And now a confession, no it's not that I am a cheat and am now going to suddenly own up to it on the pages of this blog, if anything I am far to honest, sometimes for my own good.  If I have done something in the past that was going to have consequences or cause an adverse reaction I have always come clean about it.  The checkout operator making a massive mistake, and I do mean massive, in my favour and as I quizzically look at the receipt as I walk away and I know I really need the money, I take it back and point out the mistake.  I find £100 on the side walk as I walk into another supermarket, again at a point in our lives where we are just about scraping bye and that £100 would make a massive difference to us that month, I hand it in to customer services.

No, my confession and question to myself is this;

Why is it that I despise Lance Armstrong for what he has done and think he should be banned for life and not allowed to take part in competitive sport, with the same intensity as I despise Dwain Chambers, a British Athlete who also cheated and begged forgiveness and to be allowed back in to The British Olympic team and then when he wasn't getting anywhere with his requests, took them to court?  But for some reason I do not have the same strong feelings towards David Millar, another cyclist who served a two year ban when he was found out.

Is it, and I honestly don't know, that Millar was caught, admitted it and took his punishment without quibble and has, like the reformed smoker, become one of the sports staunchest and outspoken critics of drugs and cheating in the sport? I don't know if it's as simple as that, I really don't.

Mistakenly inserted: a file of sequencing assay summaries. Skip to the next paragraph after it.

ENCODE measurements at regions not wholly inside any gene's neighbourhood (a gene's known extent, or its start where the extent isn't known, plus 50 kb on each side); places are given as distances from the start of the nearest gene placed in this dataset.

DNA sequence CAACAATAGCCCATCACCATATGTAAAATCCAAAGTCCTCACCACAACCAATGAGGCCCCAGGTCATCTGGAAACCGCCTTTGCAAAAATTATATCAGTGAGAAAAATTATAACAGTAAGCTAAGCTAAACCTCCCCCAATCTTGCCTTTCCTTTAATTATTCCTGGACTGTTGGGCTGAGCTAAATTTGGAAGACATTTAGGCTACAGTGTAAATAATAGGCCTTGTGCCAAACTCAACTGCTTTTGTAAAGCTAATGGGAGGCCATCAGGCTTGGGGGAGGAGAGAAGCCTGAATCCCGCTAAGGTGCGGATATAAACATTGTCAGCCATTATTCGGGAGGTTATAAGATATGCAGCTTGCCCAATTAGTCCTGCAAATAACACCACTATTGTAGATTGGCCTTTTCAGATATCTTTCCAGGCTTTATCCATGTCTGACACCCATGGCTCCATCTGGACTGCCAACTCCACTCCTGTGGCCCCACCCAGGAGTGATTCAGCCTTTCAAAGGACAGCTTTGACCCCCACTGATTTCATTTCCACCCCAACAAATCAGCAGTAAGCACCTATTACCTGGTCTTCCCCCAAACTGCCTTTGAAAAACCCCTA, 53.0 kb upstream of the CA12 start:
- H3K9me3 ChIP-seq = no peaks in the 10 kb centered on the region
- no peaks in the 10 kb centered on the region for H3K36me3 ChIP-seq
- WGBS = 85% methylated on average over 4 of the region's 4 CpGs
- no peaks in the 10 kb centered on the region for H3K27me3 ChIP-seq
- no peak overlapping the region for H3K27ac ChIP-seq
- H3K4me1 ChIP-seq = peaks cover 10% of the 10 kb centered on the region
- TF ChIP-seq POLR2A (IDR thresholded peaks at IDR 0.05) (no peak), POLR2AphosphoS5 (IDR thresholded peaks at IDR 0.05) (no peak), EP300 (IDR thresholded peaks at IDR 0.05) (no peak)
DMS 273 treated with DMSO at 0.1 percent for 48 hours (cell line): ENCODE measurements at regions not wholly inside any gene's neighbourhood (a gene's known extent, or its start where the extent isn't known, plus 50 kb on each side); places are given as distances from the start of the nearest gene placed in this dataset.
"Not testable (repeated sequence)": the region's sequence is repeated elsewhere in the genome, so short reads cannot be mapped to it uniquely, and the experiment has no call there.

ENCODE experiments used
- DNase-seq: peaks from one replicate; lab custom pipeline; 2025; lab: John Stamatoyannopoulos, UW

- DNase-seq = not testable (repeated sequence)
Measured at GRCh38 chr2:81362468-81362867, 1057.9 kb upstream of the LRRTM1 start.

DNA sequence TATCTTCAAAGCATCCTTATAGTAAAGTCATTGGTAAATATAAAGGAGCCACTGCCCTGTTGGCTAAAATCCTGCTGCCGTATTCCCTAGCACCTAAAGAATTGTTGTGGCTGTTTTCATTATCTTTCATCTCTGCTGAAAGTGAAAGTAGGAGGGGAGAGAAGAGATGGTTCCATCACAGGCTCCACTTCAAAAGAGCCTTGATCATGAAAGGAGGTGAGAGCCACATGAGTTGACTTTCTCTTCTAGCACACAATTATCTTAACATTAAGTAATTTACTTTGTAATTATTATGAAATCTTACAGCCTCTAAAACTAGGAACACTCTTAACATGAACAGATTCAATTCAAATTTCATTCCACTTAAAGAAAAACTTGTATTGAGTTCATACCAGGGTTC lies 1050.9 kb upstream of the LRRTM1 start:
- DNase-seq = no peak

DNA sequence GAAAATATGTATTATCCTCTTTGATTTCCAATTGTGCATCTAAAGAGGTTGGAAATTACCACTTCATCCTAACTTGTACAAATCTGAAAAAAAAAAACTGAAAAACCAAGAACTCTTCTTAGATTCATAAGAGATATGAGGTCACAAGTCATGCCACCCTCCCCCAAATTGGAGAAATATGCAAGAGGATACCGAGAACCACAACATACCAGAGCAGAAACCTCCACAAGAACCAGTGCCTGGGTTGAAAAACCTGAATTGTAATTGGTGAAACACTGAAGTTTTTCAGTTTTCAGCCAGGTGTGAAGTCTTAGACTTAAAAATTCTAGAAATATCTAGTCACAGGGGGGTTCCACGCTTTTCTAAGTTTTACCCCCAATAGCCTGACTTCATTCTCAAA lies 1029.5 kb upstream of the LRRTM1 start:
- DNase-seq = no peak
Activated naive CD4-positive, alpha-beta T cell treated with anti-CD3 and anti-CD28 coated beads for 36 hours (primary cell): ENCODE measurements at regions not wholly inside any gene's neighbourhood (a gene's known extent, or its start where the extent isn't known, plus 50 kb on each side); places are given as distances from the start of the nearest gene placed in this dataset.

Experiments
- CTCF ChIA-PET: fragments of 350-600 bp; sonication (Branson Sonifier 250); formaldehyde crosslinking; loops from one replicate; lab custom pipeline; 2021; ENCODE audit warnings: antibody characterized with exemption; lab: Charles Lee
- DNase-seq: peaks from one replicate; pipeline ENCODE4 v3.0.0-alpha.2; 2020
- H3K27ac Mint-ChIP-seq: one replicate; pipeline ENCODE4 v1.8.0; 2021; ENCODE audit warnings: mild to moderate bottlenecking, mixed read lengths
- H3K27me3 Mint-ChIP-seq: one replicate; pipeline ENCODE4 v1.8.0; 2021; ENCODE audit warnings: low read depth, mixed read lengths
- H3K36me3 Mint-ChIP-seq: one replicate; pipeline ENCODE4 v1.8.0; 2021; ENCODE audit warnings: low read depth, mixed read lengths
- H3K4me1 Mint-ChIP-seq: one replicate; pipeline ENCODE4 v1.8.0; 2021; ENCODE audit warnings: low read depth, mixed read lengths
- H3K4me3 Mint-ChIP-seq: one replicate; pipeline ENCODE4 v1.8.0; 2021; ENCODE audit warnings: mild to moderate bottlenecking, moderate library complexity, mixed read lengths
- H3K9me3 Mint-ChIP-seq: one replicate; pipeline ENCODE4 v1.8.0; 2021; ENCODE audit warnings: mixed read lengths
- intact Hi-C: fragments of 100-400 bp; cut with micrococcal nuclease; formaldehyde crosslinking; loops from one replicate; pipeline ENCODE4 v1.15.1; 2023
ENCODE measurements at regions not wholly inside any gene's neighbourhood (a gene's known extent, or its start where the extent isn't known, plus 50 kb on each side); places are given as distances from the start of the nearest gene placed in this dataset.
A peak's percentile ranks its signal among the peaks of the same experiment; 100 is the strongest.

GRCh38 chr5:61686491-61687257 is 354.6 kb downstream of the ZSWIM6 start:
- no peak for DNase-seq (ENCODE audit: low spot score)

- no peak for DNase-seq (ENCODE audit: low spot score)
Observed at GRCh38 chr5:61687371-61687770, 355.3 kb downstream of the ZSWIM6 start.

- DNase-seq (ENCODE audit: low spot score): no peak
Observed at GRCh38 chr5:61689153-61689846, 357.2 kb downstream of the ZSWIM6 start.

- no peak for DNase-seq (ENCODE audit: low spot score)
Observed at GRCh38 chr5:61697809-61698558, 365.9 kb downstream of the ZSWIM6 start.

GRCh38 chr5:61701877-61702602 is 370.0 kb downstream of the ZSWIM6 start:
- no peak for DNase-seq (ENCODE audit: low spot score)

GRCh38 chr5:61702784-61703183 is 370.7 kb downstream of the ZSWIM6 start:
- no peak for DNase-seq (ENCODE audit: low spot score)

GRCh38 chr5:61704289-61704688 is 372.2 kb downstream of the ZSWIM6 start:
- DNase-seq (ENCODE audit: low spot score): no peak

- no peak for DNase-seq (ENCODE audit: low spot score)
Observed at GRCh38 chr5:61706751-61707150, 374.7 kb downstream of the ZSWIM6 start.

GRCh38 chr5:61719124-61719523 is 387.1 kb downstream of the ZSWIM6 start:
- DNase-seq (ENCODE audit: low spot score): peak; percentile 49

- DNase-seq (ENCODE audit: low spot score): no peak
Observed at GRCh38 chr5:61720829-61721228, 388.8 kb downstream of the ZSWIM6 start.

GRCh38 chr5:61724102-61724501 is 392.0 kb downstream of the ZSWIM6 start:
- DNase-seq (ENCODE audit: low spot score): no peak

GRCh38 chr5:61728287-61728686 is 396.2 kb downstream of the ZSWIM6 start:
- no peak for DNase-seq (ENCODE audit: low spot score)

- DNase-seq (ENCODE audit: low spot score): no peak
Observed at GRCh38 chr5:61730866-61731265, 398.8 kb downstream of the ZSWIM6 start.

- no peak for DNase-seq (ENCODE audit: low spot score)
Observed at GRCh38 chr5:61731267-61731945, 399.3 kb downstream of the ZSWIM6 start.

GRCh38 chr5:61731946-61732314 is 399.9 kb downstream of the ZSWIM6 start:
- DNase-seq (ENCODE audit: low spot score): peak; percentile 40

Is it that Armstrong and Chambers, and others of that ilk, were caught and continued to deny it, branding honest people liars, even after we all knew that they were the lying cheating toe rags that should be ostracised from our psyche for ever and ever for continuing to 'cheat us' whereas Millar 'manned up' and accepted his fate and his punishment without quibble? I don't know...

From what little I saw of the interviews, Armstrong came across as someone who was sorry, sorry that he was sitting there in front of Oprah and having to give a basic 'truth' about what he did, but it never felt as if he actually meant it.  It felt as if, he was an almost omnipotent creature who was about to pass through the doors in to fully deity status and he was only sorry that the door had been slammed in his face, and he hadn't made the last few steps to complete the transition into un-reversible greatness, that's what it seemed like to me, at least......

So, Oscar, you were right..... and I was wrong, but nothing new in that then is there?

People are also correct when they say, other questions need to be asked and answered and until they are he needs to be encased in Amber and forgotten about;

How and why all his tests proved negative
Who helped and assisted him in this deception and cheating both from his team and the Cycling word
Who were the Doctors
Where did the drugs come from and how were they 'couriered' about the country / world

I will continue to be a fan of the sport and hope that this really is the beginning of the end and that ALL cyclists are riding on a high of naturally produced adrenalin and nothing else from here on in, but for the cheats, please, just go away we, the fans, the organisers and the millions of kids around the world don't need you to tell them "The only way to succeed, is to cheat"

And just to prove my credentials, here are a few images taken by me involving cycling;

Fabian Cancellara


  1. I agree with you, Tom, on all points.
    There's a difference between being genuinely sorry for what you did, and being genuinely sorry you were caught and stripped of your medals and fame.